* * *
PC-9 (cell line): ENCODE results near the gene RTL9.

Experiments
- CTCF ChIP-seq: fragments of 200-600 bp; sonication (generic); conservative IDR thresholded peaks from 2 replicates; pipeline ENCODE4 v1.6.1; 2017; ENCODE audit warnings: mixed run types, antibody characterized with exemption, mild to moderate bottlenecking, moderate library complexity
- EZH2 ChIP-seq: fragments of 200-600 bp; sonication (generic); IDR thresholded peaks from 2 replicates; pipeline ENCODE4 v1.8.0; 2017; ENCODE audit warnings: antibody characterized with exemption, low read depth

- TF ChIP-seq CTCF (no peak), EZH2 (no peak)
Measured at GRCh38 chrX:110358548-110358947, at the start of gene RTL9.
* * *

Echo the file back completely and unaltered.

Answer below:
PC-9 (cell line): ENCODE results near the gene RTL9.

Experiments
- CTCF ChIP-seq: fragments of 200-600 bp; sonication (generic); conservative IDR thresholded peaks from 2 replicates; pipeline ENCODE4 v1.6.1; 2017; ENCODE audit warnings: mixed run types, antibody characterized with exemption, mild to moderate bottlenecking, moderate library complexity
- EZH2 ChIP-seq: fragments of 200-600 bp; sonication (generic); IDR thresholded peaks from 2 replicates; pipeline ENCODE4 v1.8.0; 2017; ENCODE audit warnings: antibody characterized with exemption, low read depth

- TF ChIP-seq CTCF (no peak), EZH2 (no peak)
Measured at GRCh38 chrX:110358548-110358947, at the start of gene RTL9.